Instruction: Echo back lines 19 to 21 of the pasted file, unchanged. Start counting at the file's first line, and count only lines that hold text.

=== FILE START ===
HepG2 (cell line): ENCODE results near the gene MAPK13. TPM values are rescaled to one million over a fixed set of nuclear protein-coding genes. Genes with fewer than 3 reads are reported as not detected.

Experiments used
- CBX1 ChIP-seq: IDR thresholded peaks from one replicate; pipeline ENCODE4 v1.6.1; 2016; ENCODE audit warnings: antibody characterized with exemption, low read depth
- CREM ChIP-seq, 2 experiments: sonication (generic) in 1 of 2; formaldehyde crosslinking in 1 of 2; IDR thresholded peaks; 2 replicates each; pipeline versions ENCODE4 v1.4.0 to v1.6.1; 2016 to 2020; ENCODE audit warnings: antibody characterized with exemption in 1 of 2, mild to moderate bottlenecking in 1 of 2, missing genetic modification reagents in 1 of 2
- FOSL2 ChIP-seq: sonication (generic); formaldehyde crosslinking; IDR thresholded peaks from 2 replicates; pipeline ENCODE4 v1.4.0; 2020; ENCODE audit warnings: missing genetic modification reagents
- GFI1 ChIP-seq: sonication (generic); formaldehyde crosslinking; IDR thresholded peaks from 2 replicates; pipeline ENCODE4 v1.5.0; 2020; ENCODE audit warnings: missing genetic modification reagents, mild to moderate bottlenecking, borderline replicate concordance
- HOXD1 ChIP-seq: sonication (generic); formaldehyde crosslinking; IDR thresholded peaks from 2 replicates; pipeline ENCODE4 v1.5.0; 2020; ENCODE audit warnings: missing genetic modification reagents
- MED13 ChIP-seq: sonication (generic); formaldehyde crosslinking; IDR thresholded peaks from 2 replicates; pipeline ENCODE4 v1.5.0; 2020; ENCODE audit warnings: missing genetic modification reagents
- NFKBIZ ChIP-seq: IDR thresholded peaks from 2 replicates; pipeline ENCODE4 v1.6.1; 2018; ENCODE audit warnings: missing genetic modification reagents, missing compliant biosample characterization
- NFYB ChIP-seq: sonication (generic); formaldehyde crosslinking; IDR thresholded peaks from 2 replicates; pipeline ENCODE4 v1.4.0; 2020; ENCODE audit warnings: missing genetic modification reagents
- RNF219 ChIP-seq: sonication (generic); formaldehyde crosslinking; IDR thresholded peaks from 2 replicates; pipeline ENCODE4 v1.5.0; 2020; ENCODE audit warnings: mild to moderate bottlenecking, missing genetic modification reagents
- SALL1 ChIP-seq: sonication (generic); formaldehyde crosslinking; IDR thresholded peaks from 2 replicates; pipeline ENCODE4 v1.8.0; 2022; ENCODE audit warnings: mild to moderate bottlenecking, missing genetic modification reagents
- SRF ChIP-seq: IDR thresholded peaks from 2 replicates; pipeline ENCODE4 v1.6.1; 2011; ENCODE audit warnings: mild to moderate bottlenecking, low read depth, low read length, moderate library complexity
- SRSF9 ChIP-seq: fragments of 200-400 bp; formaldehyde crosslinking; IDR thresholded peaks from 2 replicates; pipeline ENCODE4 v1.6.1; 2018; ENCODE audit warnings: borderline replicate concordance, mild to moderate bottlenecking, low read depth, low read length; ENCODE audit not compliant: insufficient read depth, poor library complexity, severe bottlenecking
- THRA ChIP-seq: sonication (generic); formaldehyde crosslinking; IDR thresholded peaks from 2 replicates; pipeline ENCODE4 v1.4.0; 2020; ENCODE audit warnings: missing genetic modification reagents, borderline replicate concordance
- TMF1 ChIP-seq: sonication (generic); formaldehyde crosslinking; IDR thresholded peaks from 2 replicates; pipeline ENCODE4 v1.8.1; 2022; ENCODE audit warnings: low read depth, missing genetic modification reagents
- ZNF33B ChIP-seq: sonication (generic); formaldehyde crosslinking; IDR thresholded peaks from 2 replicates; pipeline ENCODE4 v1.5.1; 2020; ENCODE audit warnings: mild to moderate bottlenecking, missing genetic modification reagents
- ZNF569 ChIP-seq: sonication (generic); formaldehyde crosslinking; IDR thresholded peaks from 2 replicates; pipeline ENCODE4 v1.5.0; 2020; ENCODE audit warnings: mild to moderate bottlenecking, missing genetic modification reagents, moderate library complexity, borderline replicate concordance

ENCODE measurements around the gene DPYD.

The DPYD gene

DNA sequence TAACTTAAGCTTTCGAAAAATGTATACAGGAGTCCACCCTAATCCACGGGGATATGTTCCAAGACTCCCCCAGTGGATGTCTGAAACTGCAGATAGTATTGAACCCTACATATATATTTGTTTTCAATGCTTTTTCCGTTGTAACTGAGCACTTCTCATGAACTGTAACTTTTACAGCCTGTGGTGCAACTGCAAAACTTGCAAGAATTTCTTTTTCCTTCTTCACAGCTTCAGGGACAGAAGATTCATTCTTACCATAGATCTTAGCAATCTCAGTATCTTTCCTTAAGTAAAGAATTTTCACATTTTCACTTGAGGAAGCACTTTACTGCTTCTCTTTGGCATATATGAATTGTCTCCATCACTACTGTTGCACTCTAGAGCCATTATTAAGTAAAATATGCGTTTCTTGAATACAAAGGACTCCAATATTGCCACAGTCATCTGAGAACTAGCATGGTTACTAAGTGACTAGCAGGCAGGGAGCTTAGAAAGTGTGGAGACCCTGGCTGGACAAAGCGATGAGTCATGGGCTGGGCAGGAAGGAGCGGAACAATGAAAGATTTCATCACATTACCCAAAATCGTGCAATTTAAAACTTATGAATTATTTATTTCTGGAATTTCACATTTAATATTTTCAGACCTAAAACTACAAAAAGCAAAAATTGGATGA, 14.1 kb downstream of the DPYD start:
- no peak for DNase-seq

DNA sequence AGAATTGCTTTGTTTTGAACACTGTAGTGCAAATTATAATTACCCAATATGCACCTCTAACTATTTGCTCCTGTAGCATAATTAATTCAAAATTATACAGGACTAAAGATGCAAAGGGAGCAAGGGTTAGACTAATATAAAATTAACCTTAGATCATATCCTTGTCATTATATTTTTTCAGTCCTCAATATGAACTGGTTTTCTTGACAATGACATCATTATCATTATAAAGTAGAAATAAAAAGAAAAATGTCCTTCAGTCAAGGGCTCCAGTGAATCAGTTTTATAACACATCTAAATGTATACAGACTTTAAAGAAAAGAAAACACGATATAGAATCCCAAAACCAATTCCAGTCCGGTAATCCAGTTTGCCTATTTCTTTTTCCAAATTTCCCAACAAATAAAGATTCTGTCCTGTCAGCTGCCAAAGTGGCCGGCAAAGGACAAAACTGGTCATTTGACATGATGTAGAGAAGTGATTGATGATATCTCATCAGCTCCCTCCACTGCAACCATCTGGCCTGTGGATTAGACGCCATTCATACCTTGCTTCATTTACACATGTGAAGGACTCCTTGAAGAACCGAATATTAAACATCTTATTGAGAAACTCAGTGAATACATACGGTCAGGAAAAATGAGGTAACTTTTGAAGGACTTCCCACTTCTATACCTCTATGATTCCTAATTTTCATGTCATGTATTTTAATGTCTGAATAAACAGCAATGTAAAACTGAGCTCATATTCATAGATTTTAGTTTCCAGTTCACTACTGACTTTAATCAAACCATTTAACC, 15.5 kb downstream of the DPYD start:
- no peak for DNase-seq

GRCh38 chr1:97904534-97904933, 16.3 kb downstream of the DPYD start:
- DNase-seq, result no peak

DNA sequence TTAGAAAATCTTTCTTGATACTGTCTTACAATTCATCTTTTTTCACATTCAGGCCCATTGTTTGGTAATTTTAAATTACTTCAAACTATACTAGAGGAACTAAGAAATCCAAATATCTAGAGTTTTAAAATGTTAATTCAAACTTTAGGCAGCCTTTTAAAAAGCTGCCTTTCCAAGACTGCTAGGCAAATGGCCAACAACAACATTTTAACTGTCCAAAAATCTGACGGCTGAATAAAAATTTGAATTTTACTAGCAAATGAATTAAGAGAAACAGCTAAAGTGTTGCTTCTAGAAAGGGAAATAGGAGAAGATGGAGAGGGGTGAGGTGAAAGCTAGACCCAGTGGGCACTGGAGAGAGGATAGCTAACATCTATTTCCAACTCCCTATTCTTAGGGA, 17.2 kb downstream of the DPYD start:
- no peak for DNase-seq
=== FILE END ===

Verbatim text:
ENCODE measurements around the gene DPYD.

The DPYD gene

DNA sequence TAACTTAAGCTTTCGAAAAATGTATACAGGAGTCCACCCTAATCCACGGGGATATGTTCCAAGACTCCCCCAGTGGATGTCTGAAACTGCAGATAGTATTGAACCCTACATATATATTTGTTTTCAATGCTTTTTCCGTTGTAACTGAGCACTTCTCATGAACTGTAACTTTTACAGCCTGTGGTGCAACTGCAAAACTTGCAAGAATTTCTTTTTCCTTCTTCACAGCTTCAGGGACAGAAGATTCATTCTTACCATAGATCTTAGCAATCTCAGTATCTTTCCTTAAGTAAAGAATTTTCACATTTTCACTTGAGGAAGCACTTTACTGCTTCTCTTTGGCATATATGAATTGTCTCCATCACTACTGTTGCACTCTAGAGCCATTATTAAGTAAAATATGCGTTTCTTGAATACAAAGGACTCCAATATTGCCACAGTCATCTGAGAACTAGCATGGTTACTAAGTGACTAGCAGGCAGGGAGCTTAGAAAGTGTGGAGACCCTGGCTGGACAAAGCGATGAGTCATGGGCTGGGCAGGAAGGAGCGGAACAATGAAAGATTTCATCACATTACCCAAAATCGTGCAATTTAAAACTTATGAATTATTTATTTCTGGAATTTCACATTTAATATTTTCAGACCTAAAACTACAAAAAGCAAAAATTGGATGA, 14.1 kb downstream of the DPYD start: